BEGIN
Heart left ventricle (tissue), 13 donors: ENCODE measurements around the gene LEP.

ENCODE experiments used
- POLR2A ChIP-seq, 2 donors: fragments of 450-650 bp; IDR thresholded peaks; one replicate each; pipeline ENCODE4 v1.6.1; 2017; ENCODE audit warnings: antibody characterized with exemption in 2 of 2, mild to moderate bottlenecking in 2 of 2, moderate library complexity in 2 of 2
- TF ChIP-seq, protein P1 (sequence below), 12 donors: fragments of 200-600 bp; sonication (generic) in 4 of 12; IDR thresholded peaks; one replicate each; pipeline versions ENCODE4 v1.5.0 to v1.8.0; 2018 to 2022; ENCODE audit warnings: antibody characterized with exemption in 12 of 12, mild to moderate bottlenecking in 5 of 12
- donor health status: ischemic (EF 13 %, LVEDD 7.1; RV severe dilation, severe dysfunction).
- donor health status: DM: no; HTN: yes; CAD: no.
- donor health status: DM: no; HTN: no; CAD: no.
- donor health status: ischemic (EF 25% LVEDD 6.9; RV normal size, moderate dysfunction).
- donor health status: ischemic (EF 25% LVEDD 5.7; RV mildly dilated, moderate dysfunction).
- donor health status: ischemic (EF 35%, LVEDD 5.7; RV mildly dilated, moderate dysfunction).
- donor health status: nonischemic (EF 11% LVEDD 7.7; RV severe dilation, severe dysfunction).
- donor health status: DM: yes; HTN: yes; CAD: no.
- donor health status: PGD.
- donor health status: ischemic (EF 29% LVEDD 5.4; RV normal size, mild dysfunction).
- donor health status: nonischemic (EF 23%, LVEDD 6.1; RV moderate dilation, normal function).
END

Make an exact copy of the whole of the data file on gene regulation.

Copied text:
Heart left ventricle (tissue), 13 donors: ENCODE measurements around the gene LEP.

ENCODE experiments used
- POLR2A ChIP-seq, 2 donors: fragments of 450-650 bp; IDR thresholded peaks; one replicate each; pipeline ENCODE4 v1.6.1; 2017; ENCODE audit warnings: antibody characterized with exemption in 2 of 2, mild to moderate bottlenecking in 2 of 2, moderate library complexity in 2 of 2
- TF ChIP-seq, protein P1 (sequence below), 12 donors: fragments of 200-600 bp; sonication (generic) in 4 of 12; IDR thresholded peaks; one replicate each; pipeline versions ENCODE4 v1.5.0 to v1.8.0; 2018 to 2022; ENCODE audit warnings: antibody characterized with exemption in 12 of 12, mild to moderate bottlenecking in 5 of 12
- donor health status: ischemic (EF 13 %, LVEDD 7.1; RV severe dilation, severe dysfunction).
- donor health status: DM: no; HTN: yes; CAD: no.
- donor health status: DM: no; HTN: no; CAD: no.
- donor health status: ischemic (EF 25% LVEDD 6.9; RV normal size, moderate dysfunction).
- donor health status: ischemic (EF 25% LVEDD 5.7; RV mildly dilated, moderate dysfunction).
- donor health status: ischemic (EF 35%, LVEDD 5.7; RV mildly dilated, moderate dysfunction).
- donor health status: nonischemic (EF 11% LVEDD 7.7; RV severe dilation, severe dysfunction).
- donor health status: DM: yes; HTN: yes; CAD: no.
- donor health status: PGD.
- donor health status: ischemic (EF 29% LVEDD 5.4; RV normal size, mild dysfunction).
- donor health status: nonischemic (EF 23%, LVEDD 6.1; RV moderate dilation, normal function).